A closed polynomial formula for the qth component of the diagonal operator equivalent of order k is derived in terms of angular momentum operators. The interest in various fields of molecular and solid state physics of using such a formula in connection with symmetry adapted operator equivalents is outlined

  3. Dissolving microneedle patches for dermal vaccination

    OpenAIRE

    Leone, M.; Monkare, J.T.; Bouwstra, J.A.; Kersten, G.F.A.

    2017-01-01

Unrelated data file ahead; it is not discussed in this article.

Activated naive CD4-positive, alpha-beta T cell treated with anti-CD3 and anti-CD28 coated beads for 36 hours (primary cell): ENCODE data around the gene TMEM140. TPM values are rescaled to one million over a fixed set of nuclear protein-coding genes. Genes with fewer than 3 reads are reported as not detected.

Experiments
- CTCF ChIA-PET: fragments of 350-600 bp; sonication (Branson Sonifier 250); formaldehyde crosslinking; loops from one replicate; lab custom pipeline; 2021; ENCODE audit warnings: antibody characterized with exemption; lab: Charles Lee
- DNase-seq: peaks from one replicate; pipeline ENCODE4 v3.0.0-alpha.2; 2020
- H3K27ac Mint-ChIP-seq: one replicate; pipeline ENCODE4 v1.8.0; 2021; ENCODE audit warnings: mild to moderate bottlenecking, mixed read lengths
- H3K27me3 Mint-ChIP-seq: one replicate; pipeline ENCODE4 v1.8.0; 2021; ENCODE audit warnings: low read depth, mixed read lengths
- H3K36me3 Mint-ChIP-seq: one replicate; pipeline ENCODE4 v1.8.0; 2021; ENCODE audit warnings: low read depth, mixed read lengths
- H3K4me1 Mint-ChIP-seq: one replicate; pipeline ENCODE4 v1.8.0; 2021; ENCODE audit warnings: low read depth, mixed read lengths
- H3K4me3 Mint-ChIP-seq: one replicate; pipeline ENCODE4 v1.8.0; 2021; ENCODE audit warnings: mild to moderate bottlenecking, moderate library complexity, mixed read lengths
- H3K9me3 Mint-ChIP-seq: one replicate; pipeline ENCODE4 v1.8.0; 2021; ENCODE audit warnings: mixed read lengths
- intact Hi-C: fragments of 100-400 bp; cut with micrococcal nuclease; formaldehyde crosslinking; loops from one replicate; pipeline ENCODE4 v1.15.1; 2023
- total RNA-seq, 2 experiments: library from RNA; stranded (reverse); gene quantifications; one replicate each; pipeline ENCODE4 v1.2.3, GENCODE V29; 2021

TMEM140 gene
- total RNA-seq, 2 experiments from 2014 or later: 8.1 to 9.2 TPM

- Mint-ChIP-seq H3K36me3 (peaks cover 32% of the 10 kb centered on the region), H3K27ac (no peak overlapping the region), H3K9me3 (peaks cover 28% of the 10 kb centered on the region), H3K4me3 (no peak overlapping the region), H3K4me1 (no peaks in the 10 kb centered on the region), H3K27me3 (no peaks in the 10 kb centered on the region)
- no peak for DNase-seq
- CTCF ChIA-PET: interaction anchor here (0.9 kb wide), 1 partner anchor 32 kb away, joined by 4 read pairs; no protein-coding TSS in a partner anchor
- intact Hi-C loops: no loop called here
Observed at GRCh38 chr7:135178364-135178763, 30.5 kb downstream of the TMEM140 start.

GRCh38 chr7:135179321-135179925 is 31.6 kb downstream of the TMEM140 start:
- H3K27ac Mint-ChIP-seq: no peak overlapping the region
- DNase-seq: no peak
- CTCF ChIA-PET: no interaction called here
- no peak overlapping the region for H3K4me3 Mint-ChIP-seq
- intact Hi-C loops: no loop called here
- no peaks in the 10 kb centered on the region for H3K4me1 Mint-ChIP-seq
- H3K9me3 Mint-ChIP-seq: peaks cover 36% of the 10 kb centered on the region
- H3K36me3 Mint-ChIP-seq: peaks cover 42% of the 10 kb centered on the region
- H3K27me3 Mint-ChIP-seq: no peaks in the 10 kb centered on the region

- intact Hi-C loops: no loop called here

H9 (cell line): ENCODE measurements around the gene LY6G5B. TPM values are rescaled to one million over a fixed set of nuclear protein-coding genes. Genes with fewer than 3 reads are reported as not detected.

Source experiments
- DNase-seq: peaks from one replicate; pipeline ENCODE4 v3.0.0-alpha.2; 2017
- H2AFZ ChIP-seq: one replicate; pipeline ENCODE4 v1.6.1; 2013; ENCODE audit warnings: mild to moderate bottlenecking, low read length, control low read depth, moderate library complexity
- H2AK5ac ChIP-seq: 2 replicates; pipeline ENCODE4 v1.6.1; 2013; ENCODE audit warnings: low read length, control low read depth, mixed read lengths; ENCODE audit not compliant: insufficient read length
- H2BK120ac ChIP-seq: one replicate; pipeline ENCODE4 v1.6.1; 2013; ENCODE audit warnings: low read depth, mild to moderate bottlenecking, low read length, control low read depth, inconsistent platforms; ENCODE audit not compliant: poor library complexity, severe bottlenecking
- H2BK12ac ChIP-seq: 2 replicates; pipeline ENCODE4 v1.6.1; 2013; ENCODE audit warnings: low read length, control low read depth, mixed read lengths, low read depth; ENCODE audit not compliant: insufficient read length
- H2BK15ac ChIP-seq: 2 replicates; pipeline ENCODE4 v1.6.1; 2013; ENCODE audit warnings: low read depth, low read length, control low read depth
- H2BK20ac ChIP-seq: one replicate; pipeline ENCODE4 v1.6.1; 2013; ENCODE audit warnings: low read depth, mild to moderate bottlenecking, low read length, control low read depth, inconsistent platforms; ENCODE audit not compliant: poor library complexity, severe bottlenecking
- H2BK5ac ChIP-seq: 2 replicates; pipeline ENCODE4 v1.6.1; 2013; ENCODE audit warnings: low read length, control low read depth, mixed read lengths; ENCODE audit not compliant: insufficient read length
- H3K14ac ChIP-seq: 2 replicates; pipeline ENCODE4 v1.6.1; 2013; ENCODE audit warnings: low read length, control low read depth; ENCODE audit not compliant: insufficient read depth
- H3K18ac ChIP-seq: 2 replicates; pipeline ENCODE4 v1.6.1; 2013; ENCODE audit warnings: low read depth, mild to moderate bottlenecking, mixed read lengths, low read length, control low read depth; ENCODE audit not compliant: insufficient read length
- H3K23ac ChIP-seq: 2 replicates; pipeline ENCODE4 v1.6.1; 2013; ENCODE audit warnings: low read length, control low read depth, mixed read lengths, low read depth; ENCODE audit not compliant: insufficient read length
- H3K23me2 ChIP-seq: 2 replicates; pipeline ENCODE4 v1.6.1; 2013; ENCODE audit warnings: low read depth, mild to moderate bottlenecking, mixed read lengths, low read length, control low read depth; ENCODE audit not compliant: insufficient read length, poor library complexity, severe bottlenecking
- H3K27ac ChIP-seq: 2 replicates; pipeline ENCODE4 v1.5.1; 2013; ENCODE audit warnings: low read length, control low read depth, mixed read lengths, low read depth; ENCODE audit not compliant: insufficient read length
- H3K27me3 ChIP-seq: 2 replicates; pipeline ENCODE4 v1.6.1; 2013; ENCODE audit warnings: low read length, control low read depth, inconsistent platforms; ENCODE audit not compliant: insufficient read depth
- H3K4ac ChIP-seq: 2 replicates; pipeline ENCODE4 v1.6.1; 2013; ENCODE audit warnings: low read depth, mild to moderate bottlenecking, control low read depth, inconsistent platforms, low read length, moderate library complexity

The dermal route is an attractive route for vaccine delivery due to the easy skin accessibility and a dense network of immune cells in the skin. The development of microneedles is crucial to take advantage of the skin immunization and simultaneously to overcome problems related to vaccination by conventional needles (e.g. pain, needle-stick injuries or needle re-use). This review focuses on dissolving microneedles that after penetration into the skin dissolve releasing the encapsulated antige...

  4. Dermal pocketing following distal finger replantation.

    Science.gov (United States)

    Puhaindran, Mark E; Paavilainen, Pasi; Tan, David M K; Peng, Yeong Pin; Lim, Aymeric Y T

    2010-08-01